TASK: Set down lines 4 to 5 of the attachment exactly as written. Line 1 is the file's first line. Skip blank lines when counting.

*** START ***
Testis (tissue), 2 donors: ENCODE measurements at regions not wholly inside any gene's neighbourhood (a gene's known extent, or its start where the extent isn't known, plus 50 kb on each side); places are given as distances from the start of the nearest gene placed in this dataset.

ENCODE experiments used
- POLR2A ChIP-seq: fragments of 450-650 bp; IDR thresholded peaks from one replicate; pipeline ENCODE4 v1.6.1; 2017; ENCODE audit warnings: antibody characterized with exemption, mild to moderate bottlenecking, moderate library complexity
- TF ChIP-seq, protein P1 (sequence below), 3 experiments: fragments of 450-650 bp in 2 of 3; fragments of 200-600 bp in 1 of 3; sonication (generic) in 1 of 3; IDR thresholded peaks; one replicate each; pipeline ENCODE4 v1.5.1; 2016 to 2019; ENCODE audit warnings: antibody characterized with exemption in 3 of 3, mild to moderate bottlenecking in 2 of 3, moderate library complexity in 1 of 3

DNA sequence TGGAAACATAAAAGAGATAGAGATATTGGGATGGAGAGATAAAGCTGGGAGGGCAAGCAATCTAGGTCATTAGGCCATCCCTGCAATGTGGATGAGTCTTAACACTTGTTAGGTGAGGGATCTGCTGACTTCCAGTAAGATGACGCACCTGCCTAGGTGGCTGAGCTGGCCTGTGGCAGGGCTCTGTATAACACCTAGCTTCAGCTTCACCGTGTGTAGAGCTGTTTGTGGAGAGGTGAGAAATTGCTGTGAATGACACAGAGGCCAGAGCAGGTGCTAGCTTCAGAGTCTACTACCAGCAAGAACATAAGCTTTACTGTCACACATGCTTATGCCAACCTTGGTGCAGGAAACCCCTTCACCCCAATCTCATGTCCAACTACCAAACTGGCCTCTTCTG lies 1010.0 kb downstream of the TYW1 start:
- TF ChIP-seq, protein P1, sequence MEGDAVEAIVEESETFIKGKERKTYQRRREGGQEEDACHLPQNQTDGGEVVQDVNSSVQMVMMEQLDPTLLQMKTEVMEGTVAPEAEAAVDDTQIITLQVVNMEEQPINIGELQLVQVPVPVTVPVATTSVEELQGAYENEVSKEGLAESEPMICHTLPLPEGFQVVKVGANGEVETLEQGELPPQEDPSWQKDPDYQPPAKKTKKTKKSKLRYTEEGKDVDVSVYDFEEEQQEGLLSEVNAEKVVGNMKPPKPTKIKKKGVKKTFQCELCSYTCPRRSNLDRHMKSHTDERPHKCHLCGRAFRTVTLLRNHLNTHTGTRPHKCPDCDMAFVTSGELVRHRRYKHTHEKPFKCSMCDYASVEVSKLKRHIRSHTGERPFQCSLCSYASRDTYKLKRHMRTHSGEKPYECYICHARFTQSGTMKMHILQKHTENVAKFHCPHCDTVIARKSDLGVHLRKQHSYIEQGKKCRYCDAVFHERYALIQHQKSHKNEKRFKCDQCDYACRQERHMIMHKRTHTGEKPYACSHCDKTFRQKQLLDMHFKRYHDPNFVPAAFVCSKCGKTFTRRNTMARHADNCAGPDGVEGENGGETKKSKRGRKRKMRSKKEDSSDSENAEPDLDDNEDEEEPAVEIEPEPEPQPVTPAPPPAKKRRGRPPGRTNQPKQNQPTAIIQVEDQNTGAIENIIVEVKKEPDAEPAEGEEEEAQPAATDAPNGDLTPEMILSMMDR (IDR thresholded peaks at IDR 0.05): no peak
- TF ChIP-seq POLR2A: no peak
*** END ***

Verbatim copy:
- TF ChIP-seq, protein P1 (sequence below), 3 experiments: fragments of 450-650 bp in 2 of 3; fragments of 200-600 bp in 1 of 3; sonication (generic) in 1 of 3; IDR thresholded peaks; one replicate each; pipeline ENCODE4 v1.5.1; 2016 to 2019; ENCODE audit warnings: antibody characterized with exemption in 3 of 3, mild to moderate bottlenecking in 2 of 3, moderate library complexity in 1 of 3

DNA sequence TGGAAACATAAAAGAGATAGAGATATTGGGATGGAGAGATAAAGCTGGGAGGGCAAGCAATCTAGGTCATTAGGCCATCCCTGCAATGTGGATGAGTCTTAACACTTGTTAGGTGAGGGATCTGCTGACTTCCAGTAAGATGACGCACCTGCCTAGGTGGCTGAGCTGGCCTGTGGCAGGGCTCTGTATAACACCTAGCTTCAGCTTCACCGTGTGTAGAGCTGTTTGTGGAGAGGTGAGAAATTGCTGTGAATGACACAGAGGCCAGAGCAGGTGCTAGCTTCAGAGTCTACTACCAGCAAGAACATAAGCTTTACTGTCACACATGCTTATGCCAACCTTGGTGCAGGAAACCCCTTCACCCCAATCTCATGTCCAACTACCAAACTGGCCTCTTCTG lies 1010.0 kb downstream of the TYW1 start: